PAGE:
2021-10 From the President: Making meaningful connections
In the Before Times*, a person could go to a community event or an UMRA program or a favorite coffee shop and have random encounters with people they know and people they’d like to meet. We had a rare opportunity for encountering each other on August 17, a sunny day in St. Paul when about 100 UMRA members and guests met for lunch together by Lake Como at the UMRA Summer Social. The day was a delight and so were the conversations.
Since then, the news about the COVID-19 variants has us all feeling uncertain again about when we will be able to visit like that. We may, for a while, be in another time of avoiding those random encounters, which will mean needing to connect more purposefully to people we know or would like to. If you’re an introvert like me and not a reflexive reacher-outer, this means having to overcome some resistance and learn new habits, like making time on purpose to connect with old friends and finding ways to meet new ones. Retiring from paid work was a similar transition. No more running into colleagues whether I wanted to or not—I had to reach out to build a social network.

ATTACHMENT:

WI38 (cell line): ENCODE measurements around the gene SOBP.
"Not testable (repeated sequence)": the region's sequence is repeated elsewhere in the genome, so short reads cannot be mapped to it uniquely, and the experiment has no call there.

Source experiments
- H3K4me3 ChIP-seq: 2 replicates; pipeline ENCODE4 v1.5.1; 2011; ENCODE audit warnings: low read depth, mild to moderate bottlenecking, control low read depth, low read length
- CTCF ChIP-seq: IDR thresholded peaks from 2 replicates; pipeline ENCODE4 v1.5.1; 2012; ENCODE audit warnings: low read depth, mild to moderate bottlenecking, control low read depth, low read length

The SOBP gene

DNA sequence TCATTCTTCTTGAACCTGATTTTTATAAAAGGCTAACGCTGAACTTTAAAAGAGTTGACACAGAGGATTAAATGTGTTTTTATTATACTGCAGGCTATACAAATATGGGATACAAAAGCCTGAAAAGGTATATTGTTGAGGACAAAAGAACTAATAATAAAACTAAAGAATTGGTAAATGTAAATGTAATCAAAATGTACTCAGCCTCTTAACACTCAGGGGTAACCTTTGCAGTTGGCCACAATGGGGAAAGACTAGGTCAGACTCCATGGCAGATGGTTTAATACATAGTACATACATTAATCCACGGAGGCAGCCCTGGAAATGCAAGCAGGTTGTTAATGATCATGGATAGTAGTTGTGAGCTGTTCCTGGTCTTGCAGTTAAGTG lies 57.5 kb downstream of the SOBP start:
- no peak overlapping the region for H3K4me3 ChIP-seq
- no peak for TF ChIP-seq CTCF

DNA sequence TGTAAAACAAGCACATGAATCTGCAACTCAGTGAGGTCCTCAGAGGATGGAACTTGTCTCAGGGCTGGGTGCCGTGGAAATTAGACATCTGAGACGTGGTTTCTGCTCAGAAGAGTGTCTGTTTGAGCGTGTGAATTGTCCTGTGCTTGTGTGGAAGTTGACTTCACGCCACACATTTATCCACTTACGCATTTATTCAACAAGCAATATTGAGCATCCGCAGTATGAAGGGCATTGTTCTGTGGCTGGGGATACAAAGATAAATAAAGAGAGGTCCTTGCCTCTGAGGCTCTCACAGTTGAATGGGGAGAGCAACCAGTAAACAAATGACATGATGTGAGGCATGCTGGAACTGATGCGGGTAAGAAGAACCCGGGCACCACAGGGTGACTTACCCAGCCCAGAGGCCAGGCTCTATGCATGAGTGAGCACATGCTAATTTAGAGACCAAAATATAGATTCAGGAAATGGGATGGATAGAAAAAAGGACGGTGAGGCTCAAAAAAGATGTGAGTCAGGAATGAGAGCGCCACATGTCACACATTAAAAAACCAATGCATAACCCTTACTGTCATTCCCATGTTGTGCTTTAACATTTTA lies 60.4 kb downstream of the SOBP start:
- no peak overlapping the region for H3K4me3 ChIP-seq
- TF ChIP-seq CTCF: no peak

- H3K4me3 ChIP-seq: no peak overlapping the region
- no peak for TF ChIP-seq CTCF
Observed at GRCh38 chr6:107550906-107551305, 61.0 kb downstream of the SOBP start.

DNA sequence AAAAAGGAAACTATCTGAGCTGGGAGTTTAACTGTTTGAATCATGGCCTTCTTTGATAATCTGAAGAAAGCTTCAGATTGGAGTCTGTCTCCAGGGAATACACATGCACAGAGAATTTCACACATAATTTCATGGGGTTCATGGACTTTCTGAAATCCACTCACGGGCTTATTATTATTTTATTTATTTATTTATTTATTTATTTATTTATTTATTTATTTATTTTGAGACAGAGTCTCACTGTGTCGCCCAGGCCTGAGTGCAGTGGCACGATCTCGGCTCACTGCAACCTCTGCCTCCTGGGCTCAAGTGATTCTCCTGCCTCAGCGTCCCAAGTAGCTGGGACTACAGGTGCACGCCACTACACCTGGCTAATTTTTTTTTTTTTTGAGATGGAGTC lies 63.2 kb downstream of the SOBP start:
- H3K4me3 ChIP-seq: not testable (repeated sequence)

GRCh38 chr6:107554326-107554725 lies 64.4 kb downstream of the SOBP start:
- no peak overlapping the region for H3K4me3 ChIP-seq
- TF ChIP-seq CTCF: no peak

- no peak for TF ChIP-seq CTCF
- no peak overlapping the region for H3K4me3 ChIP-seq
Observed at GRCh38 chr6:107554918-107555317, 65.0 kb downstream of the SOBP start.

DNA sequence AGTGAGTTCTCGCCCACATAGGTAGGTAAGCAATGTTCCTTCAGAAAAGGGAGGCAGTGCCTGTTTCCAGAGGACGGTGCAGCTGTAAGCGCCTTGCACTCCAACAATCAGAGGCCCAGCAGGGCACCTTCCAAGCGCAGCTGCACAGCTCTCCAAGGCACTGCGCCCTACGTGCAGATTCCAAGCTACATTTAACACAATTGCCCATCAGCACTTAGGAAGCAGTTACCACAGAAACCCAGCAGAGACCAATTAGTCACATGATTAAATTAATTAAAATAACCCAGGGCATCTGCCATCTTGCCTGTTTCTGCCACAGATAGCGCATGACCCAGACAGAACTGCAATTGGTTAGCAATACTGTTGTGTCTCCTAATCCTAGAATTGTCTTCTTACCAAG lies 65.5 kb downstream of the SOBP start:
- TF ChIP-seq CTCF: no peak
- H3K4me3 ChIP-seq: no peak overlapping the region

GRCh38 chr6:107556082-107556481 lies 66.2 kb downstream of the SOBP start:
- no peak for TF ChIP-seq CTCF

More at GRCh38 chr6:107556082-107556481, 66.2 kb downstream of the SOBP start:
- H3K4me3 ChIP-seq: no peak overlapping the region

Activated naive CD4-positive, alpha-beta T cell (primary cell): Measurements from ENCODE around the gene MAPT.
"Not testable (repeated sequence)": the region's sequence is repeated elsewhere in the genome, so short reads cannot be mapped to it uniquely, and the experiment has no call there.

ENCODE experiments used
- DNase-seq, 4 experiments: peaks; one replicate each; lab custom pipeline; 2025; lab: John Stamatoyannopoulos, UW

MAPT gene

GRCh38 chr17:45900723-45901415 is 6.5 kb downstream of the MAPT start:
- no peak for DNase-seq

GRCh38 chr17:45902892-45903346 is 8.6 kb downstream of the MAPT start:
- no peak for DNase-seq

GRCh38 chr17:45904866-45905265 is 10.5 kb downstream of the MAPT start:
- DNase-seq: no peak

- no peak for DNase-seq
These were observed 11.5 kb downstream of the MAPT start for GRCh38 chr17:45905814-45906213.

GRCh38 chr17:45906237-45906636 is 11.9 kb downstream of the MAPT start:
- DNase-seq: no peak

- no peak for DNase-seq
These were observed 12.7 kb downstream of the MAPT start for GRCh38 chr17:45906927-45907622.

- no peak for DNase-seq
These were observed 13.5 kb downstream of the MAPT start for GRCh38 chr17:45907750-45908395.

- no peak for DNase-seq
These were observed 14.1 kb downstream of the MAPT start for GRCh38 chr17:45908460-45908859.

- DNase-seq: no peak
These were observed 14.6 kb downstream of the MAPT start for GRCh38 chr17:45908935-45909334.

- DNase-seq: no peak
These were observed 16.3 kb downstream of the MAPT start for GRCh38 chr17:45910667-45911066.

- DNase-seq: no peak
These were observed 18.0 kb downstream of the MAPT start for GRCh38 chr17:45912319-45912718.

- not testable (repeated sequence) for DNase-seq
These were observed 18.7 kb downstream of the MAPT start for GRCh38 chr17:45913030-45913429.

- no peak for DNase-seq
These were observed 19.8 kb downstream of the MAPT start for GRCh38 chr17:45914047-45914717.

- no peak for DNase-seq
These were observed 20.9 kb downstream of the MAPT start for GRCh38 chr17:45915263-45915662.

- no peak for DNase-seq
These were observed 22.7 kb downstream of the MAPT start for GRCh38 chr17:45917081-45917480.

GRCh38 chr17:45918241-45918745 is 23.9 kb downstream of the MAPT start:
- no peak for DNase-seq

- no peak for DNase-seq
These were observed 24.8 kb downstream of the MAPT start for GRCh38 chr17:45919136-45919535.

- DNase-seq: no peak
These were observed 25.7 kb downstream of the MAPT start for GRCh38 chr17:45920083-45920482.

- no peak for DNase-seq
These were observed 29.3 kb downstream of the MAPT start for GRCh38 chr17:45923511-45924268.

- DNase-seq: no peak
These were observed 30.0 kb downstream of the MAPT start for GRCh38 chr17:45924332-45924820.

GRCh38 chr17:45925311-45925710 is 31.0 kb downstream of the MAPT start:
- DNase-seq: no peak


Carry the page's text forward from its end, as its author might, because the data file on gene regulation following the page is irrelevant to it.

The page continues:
In a 2018 column in the UMRA newsletter, then-President Jerry Rinehart talked about the “two sides of UMRA’s currency,” one of them being service to retirees by helping us make retirement successful. A key to that is making meaningful connections, and I think UMRA does that, even when we can’t get together indoors. You can join an UMRA interest group (focused on books, family history, photography, armchair travel, finance, or Zoom technology), or you could start a new one. UMRA member Bev Moe is seeking other members to join her in a hiking group, a good way to defy COVID, lift your spirits, and stay healthy.
We can also become connectors ourselves, by helping the work of the UMRA Cares Committee or volunteering through the University Retirees Volunteer Center. If reaching people through writing gives you satisfaction, the Journal of Opinions, Ideas, and Essays invites you to submit articles.
So, while we look forward to returning to the ease and delight of random social encounters, we can still make the most of the experiences and meaningful connections that UMRA continues to provide. And I hope you will!
—Jan Morlock, UMRA president
* Editor’s note: The term Before Times is now recognized by Merriam-Webster as an expression of nostalgia for how things were pre-COVID-19.